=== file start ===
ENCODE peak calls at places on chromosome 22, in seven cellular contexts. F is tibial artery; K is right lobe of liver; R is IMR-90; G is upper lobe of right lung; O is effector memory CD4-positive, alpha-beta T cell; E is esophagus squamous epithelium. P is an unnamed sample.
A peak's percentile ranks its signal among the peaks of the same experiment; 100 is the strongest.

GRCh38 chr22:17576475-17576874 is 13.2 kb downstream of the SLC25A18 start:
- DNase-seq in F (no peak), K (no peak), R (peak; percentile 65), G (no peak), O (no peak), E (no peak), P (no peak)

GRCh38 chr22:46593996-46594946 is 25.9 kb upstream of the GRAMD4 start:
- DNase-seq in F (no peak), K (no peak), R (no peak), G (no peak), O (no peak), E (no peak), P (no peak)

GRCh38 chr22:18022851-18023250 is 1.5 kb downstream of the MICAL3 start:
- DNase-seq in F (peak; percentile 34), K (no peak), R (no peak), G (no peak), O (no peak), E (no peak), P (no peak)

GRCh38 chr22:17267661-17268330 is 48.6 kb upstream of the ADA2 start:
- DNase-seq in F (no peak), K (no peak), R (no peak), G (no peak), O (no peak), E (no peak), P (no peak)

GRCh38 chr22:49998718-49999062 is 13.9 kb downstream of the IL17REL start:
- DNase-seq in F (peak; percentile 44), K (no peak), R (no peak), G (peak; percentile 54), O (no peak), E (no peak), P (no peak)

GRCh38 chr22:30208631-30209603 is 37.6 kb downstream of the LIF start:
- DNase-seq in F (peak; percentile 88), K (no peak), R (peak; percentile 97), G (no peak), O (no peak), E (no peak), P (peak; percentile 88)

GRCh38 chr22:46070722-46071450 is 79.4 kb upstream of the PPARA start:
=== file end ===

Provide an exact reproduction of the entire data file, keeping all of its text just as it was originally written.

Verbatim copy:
ENCODE peak calls at places on chromosome 22, in seven cellular contexts. F is tibial artery; K is right lobe of liver; R is IMR-90; G is upper lobe of right lung; O is effector memory CD4-positive, alpha-beta T cell; E is esophagus squamous epithelium. P is an unnamed sample.
A peak's percentile ranks its signal among the peaks of the same experiment; 100 is the strongest.

GRCh38 chr22:17576475-17576874 is 13.2 kb downstream of the SLC25A18 start:
- DNase-seq in F (no peak), K (no peak), R (peak; percentile 65), G (no peak), O (no peak), E (no peak), P (no peak)

GRCh38 chr22:46593996-46594946 is 25.9 kb upstream of the GRAMD4 start:
- DNase-seq in F (no peak), K (no peak), R (no peak), G (no peak), O (no peak), E (no peak), P (no peak)

GRCh38 chr22:18022851-18023250 is 1.5 kb downstream of the MICAL3 start:
- DNase-seq in F (peak; percentile 34), K (no peak), R (no peak), G (no peak), O (no peak), E (no peak), P (no peak)

GRCh38 chr22:17267661-17268330 is 48.6 kb upstream of the ADA2 start:
- DNase-seq in F (no peak), K (no peak), R (no peak), G (no peak), O (no peak), E (no peak), P (no peak)

GRCh38 chr22:49998718-49999062 is 13.9 kb downstream of the IL17REL start:
- DNase-seq in F (peak; percentile 44), K (no peak), R (no peak), G (peak; percentile 54), O (no peak), E (no peak), P (no peak)

GRCh38 chr22:30208631-30209603 is 37.6 kb downstream of the LIF start:
- DNase-seq in F (peak; percentile 88), K (no peak), R (peak; percentile 97), G (no peak), O (no peak), E (no peak), P (peak; percentile 88)

GRCh38 chr22:46070722-46071450 is 79.4 kb upstream of the PPARA start: